LaBOLT, SD (August 4, 2015) — Mark Chapman, pastor of Countryside Covenant Church, says he knows it might seem strange for a congregation of around 70 attendees to construct a $550,000 building out in the country and change their name—but the people believe it is a sign of hope for their area.
People in rural areas struggle with the same personal and community issues as those in suburban and urban regions, Chapman says, with the added stress of declining populations. The move is a statement that the church exists to serve people.
The members of what was once simply Evangelical Covenant Church voted on July 26 to change their name to Countryside. They chose from among four names. “Countryside just soared to the top,” Chapman says.
With the name change the congregation wanted to send a message that “We are a welcoming church and more of a regional congregation,” Chapman says.
He explains that the church had been known as LaBolt Covenant Church, but in their rural area, residents are less likely to attend a church attached to a specific nearby community, sometimes due to longstanding rivalries of one sort or another. “We’ve actually had people tell us they would attend our church if we moved out of town into the country.”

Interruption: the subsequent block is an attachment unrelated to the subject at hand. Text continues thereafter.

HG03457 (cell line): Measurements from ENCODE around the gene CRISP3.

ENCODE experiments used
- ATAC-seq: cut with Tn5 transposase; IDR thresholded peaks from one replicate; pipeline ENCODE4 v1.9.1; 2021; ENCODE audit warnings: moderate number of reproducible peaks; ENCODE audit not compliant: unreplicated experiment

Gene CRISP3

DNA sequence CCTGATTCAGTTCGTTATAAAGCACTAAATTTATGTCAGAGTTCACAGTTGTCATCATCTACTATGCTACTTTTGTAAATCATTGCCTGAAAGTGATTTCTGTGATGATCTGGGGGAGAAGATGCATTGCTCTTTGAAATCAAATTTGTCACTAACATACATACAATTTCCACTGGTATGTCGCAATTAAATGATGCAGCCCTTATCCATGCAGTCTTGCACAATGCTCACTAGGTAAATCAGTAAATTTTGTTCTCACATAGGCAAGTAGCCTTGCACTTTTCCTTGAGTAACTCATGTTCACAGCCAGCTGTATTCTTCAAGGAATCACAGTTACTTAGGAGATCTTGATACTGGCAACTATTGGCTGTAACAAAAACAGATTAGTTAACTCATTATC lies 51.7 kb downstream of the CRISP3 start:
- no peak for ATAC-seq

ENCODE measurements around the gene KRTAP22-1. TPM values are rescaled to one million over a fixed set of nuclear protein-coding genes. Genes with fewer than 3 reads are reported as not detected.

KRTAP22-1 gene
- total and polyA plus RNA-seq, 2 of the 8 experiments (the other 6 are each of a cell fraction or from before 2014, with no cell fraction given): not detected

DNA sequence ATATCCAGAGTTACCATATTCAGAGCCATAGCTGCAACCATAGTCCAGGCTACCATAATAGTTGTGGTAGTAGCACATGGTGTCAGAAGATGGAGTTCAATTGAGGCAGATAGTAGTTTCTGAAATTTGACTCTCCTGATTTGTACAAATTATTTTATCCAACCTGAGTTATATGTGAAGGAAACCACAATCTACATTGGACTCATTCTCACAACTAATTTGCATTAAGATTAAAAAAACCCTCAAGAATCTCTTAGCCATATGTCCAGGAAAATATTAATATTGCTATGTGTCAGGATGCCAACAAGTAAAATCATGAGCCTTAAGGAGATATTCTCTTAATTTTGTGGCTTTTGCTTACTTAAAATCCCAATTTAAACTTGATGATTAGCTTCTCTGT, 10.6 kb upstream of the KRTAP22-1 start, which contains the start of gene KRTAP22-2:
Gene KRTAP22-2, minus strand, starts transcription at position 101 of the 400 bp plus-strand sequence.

“Currently we hardly have room for our potlucks,” Chapman says. A new foyer with chairs and a fireplace will give people a place to linger.
Chapman says workers are racing to complete construction prior to the move-in date of September 1. A dedication service is slated for September 20.
The church was originally founded in 1900 with the name Swedish Christian Mission Church of LaBolt and joined what is now the Evangelical Covenant Church. In 1965 the name was changed to the Evangelical Covenant Church of LaBolt.
The decision to relocate was part of a long discernment process that has included being part of the denomination’s Vitality Pathway. “We were on the pathway before there was a pathway,” Chapman says.
National Covenant Properties helped fund construction. “They really cared about our overall ministry as well as the building,” Chapman says. “They made this possible.”